Northh Medical, a MedTech start-up founded in 2017 in the German city of Hamburg, focuses on early detection of congenital heart defects of unborn children in the womb. “Especially in the last weeks of pregnancy, routinely conducted ultrasonographic cardiac imaging reaches its limits,” says Dr. Christian Ruprecht, one of the founders. That’s why Ruprecht and his cofounders have made it their mission to improve cardiac imaging via magnetic resonance imaging (MRI).
Usually the MRI method is excellently suited for the imaging of organs. However, anyone who has ever been inside the MRI tube himself will remember the radiologist’s instruction: “Do not move under any circumstances during the 10-minute examination!”
MRI imaging is very slow, so any movement affects the quality of the image produced. However, as a beating heart is constantly in motion, cardiac imaging via MRI has proven itself to be a very difficult task so far.
The Goal: Cardiac Imaging via MRI
This is where Northh Medical comes into play with its new developed product “smart sync”. “Smart sync synchronizes the heartbeat of the fetus with the MRI. Consequently, the heart can be displayed in much better quality than before,” says Dr. Ruprecht. This enables MRIs to produce cardiac images in diagnostic quality, contributing to the detection of fetal congenital heart defects.
How does it work? First, the device uses an ultrasonic probe to determine the heart rate of the fetus. The probe is connected via cable to the “sensor box”, which receives and processes the signals and transmits them via radio to the “connector box”. The “connector box” is the interface to the MRI device. Through this box, the heart rate information is fed into the imaging process.
“That way images of the heart, in the highest quality, are created without distortions. For the attending doctor, these images are valuable additional resources for the diagnosis,” explains Dr. Ruprecht. Thanks to improved early detection, doctors can better ensure the birth takes place in a clinic where the child can receive appropriate care. On the other hand, it is also possible that the severity of a diagnosis is lower according to the MRI images than assumed after the normal ultrasound examination.
The Challenge: An Amagnetic Lithium Polymer Battery
During the development of “smart sync”, Northh Medical had to deal with several challenges; especially the search for the right battery solution. “We searched for a very long time until we finally found the right partner in Jauch Quartz GmbH,” recalls Dr. Ruprecht.
At first glance, Northh Medical’s requirements did not seem too unusual: a high-performance lithium-polymer battery with an intelligent charge level indicator and corresponding protection electronics. However, taking a closer look revealed the project’s complexity; use in an MRI means the battery must be 100% non-magnetic.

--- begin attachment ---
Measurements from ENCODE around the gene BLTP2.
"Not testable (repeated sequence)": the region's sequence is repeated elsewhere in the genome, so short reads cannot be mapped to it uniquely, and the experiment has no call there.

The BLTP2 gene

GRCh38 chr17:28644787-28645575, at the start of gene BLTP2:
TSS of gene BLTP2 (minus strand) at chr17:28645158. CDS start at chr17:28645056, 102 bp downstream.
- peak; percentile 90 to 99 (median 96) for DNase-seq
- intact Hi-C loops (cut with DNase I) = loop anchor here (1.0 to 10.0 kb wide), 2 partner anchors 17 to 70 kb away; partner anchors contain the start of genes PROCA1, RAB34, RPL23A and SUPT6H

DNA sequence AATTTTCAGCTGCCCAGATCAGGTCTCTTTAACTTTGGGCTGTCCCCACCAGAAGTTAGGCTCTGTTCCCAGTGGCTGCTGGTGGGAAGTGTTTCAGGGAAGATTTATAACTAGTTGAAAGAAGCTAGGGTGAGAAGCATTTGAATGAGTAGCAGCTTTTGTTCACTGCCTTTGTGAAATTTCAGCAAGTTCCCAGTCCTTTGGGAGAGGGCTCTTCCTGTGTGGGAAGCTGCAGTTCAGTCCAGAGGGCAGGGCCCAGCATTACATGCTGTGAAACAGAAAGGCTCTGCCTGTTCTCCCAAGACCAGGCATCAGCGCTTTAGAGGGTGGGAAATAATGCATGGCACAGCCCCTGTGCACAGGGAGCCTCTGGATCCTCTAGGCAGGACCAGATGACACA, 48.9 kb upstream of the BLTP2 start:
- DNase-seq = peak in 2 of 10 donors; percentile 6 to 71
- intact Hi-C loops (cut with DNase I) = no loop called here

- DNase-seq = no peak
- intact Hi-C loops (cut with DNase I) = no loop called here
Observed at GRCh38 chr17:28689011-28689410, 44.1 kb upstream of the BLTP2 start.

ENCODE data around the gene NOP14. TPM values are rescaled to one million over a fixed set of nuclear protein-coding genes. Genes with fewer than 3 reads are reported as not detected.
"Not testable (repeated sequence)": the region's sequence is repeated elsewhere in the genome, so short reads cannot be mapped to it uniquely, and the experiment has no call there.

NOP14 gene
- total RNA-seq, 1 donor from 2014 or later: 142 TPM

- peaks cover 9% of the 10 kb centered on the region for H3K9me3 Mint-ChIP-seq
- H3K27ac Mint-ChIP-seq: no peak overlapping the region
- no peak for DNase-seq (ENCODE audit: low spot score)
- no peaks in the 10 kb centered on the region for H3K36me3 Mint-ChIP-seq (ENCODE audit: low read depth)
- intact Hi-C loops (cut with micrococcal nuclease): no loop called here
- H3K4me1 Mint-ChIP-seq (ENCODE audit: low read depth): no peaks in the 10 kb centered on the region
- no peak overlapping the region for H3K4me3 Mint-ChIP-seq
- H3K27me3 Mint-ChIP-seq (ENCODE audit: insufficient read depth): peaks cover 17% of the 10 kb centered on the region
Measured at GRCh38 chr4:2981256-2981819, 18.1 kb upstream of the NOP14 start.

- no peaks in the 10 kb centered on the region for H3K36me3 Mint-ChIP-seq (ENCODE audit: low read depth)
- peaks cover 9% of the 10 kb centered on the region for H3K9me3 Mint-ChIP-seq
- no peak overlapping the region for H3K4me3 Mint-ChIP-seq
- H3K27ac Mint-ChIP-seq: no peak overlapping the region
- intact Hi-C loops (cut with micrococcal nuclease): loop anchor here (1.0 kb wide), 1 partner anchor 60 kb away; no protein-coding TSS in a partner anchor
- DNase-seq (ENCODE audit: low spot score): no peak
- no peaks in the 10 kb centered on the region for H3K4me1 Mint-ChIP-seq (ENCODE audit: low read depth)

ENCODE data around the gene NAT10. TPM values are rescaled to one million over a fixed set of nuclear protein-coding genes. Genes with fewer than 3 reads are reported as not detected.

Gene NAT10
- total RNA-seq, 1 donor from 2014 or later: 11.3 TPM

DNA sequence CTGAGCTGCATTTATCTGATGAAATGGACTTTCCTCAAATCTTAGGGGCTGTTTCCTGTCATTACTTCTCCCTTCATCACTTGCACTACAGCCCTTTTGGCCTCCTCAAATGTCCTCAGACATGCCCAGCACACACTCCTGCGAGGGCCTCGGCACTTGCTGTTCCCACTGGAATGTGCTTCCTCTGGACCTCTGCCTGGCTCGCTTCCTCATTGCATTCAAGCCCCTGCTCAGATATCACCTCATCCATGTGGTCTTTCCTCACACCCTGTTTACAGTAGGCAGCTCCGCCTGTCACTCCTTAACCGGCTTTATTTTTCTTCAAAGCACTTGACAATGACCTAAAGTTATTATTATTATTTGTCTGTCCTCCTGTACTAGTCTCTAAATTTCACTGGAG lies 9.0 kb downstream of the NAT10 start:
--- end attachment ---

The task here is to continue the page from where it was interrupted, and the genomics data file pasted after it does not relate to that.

“The MRI generates a strong magnetic field. Any magnetic object, no matter how small, interferes with the imaging process considerably,” says Dr. Ruprecht. “An amagnetic battery is therefore an absolute must for our device. Of all the suppliers contacted, only Jauch Quartz was able to make a suitable offer.”
But which components of a lithium polymer battery are magnetic? Here, too, a closer look is required. “The housing of a lithium-polymer battery consists of deep-drawn aluminum foil and is just as non-magnetic as the electrode materials that are pasted onto wafer-thin aluminum or copper foil. Copper is also an amagnetic metal,” says Dr. Jürgen Heydecke, a Jauch Technical Director who led this project.
The Solution: Arresters Made of Copper
“The devil is in the details, in the arresters, to be exact. These are often made of magnetic nickel,” says Dr. Heydecke. In most other applications, nickel eases the solderability process on the protective electronics. However, for Northh Medical, the use of nickel is a deal breaker.
“We were lucky; a few years ago, we had a customer with similar requirements. When Northh Medical approached us with their tricky demands, we knew what to do,” Dr. Heydecke recalls. Consequently, Jauch replaced the nickel arresters with copper arresters. “This may sound simple, but it requires a great deal of tact and sensitivity in production. Welding copper arresters onto aluminum foil is a difficult process,” says Dr. Heydecke.
In addition to the arresters, the connections between the cells in the battery pack and all the resistors and MOSFETs of the protective electronics must be completely non-magnetic. At the end of this demanding and detail-oriented process, Jauch developed a battery pack with two serially connected lithium polymer cells (4.1 mm x 61 mm x 132mm) with a voltage of 7.4 volts and a capacity of 4,200 mAh. In Addition to the battery’s development, Jauch took also care of the necessary IEC-certification.
Smart Sync is Used Worldwide
Now, prototypes of “smart sync” are used all around the globe. The university hospitals in Lund, Boston, Vienna, Göttingen and Giessen use the device as well as the Medical Center in Tel Aviv. Northh Medical is working on extending their “smart sync” process to adults in the meantime. “The application of ‘smart sync’ for heart imaging via MRI has the potential to completely change the traditionally established ECG procedure”, says Dr. Ruprecht.